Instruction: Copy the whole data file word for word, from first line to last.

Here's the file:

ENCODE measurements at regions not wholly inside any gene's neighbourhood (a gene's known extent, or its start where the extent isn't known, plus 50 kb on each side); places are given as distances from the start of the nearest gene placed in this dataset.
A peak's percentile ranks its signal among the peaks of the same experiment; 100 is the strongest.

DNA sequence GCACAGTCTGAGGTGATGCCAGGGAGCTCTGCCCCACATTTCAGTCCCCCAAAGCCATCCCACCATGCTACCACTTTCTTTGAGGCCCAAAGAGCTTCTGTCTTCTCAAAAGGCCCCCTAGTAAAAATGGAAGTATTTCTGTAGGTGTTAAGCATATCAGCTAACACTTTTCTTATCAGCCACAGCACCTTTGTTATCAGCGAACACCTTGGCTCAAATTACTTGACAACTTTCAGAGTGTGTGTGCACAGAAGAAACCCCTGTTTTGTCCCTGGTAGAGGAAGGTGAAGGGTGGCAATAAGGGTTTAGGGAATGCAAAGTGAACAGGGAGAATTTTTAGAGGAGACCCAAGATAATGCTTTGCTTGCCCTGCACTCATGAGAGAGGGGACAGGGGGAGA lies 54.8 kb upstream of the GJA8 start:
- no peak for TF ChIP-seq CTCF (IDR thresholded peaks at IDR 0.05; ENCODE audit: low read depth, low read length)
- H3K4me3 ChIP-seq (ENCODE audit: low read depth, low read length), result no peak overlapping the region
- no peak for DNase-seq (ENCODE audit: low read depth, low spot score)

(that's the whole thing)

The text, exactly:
ENCODE measurements at regions not wholly inside any gene's neighbourhood (a gene's known extent, or its start where the extent isn't known, plus 50 kb on each side); places are given as distances from the start of the nearest gene placed in this dataset.
A peak's percentile ranks its signal among the peaks of the same experiment; 100 is the strongest.

DNA sequence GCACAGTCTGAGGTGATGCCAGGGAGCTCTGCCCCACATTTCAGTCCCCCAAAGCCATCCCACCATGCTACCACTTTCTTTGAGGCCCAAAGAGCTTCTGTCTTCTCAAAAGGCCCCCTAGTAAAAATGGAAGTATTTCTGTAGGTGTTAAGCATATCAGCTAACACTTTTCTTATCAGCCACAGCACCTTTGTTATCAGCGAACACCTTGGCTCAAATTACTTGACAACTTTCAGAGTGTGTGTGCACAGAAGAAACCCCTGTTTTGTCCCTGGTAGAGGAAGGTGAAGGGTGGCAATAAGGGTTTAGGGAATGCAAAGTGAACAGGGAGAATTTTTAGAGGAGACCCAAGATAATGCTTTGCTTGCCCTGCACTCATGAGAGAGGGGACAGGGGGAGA lies 54.8 kb upstream of the GJA8 start:
- no peak for TF ChIP-seq CTCF (IDR thresholded peaks at IDR 0.05; ENCODE audit: low read depth, low read length)
- H3K4me3 ChIP-seq (ENCODE audit: low read depth, low read length), result no peak overlapping the region
- no peak for DNase-seq (ENCODE audit: low read depth, low spot score)